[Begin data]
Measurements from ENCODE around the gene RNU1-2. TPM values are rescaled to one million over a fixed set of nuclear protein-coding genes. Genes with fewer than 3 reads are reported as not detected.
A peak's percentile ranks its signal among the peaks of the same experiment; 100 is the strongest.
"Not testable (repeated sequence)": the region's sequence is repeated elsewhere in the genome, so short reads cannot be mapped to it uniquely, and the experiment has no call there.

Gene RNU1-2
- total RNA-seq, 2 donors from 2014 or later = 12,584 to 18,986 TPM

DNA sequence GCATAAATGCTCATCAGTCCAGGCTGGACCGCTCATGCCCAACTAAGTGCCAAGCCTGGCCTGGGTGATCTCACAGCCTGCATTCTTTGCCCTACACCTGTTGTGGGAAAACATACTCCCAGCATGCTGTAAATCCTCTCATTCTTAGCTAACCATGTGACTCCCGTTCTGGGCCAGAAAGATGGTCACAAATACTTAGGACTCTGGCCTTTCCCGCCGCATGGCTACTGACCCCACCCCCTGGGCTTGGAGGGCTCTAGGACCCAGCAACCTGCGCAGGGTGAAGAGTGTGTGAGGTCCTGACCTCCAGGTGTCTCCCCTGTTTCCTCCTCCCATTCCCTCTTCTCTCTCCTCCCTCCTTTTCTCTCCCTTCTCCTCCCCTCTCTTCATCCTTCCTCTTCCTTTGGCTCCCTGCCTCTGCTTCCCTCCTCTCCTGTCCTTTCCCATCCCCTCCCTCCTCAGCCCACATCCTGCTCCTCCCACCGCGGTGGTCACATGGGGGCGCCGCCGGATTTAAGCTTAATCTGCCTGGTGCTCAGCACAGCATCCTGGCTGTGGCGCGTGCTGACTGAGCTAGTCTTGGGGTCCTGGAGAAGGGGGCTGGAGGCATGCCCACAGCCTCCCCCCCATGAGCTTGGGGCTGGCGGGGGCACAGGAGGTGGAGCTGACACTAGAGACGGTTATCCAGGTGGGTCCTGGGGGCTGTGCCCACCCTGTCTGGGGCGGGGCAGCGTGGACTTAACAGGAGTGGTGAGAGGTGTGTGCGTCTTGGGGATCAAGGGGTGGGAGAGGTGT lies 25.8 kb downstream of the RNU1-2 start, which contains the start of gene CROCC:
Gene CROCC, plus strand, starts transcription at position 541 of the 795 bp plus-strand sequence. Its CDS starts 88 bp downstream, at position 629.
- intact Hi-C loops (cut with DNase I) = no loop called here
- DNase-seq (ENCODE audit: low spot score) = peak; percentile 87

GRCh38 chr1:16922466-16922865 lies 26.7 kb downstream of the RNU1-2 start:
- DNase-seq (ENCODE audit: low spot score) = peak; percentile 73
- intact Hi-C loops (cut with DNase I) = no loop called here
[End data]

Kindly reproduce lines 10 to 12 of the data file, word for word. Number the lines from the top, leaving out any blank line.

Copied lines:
GRCh38 chr1:16922466-16922865 lies 26.7 kb downstream of the RNU1-2 start:
- DNase-seq (ENCODE audit: low spot score) = peak; percentile 73
- intact Hi-C loops (cut with DNase I) = no loop called here